Winner gets a free Nextbook Press book appropriate to his or her comment (provided he or she emails me at [email protected] with his or her mailing address).
Why don’t the networks broadcast a running graph of total points vs. time for each team on the same set of axes? Give each team a different color. Put a break in the x-axis between quarters or innings or periods (depending on the sport) At a glance this tells the viewer how the game went: if the lines are far apart, there was a big lead; where the lines cross over, there was a lead change. If the lines crossed over many times, there were many lead changes. And the newspapers should put this final graph next to the box score.
This is simple to create with modern computers. Why can’t some kluga boychiks get this going?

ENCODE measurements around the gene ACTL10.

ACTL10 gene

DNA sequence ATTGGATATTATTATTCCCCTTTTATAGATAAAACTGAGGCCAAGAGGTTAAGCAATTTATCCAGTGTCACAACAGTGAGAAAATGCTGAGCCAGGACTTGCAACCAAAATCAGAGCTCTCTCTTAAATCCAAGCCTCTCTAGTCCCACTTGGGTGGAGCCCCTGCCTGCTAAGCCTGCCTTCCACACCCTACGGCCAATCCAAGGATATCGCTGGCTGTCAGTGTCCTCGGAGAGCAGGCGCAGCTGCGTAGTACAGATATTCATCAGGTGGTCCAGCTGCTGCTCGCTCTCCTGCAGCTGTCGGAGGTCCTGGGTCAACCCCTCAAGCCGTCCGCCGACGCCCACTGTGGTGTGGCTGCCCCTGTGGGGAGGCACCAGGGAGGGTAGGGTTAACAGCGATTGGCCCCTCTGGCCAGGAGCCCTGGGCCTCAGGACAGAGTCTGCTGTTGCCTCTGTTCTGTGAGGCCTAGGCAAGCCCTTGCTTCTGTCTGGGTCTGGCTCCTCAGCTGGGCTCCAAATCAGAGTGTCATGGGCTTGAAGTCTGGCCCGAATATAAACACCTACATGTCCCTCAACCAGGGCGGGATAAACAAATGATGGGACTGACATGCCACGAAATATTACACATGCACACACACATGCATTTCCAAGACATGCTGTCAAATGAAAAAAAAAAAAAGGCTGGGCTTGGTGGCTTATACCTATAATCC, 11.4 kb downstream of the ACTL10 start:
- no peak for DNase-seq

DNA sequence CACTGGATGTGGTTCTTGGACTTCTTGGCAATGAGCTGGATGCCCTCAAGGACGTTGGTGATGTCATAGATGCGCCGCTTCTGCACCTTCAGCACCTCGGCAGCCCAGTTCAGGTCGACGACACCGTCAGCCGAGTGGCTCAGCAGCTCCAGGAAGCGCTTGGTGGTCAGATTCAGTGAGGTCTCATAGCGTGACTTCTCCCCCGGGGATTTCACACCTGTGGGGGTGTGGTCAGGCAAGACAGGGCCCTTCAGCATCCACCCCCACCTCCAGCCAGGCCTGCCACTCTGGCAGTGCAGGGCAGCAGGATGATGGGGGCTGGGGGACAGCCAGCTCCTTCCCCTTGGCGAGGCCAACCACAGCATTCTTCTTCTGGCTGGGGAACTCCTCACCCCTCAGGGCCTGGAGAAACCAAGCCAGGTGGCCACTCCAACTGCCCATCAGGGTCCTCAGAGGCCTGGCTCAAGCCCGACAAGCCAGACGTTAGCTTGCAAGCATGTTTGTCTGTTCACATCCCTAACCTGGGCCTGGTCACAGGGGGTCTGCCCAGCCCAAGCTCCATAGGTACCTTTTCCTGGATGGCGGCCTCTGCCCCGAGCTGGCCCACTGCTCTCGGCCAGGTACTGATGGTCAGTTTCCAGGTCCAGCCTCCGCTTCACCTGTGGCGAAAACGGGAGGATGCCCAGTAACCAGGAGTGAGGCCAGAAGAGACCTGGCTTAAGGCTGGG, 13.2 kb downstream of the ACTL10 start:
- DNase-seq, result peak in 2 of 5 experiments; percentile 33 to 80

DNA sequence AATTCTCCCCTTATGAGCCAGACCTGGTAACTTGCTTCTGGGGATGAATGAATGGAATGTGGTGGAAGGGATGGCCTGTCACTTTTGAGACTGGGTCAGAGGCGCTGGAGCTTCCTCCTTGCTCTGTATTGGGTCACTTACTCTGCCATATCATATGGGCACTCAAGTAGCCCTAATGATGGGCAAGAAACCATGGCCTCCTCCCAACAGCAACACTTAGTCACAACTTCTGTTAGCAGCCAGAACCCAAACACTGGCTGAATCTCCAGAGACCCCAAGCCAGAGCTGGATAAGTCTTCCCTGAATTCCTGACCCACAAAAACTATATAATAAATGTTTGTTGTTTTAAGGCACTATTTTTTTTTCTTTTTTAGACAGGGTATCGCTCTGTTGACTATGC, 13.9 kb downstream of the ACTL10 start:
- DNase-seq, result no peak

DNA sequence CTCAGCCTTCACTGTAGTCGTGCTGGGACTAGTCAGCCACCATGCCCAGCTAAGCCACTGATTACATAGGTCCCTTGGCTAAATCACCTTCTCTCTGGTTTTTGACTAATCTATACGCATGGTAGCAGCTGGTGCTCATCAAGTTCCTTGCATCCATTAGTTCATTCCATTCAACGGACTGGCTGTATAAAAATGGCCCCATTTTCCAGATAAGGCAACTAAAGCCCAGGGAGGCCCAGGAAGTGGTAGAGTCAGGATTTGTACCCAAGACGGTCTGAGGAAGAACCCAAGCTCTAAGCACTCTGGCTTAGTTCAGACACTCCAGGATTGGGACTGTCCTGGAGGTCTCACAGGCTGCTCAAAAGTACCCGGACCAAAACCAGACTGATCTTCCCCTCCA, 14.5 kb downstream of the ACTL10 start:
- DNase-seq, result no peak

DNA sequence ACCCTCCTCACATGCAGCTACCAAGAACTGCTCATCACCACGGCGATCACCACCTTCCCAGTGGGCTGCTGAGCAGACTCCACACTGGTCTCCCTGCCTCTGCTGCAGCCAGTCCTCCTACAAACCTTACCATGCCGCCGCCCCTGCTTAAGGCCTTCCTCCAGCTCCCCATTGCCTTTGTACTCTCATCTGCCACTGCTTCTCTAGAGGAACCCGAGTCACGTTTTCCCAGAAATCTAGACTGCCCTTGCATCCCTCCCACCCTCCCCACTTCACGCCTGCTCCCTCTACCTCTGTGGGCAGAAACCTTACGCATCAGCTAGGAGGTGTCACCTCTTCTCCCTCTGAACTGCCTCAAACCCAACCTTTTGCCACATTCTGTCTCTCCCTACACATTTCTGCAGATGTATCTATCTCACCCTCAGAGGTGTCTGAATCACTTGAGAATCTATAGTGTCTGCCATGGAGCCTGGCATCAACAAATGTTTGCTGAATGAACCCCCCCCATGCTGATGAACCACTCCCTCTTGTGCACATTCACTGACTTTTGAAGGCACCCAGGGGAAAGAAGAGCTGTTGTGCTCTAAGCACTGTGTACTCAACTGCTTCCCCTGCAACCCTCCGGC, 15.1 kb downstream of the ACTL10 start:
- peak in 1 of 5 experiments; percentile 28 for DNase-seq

Feel free to name this sort of graph after me (i.e. call them “Lansky Graphs”)
It’s really not a bad idea: I have often found it slightly absurd that we follow games, particularly basketball games, by referring to their absolute scores (i.e., 97-94) rather than their margins (i.e., Celtics up by 3). Someone doing such deep thinking on sports clearly requires Nextbook Press’s sports book, to wit, Douglas Century’s biography of the great boxer Barney Ross.
Marc Tracy is a staff writer at The New Republic, and was previously a staff writer at Tablet. He tweets @marcatracy.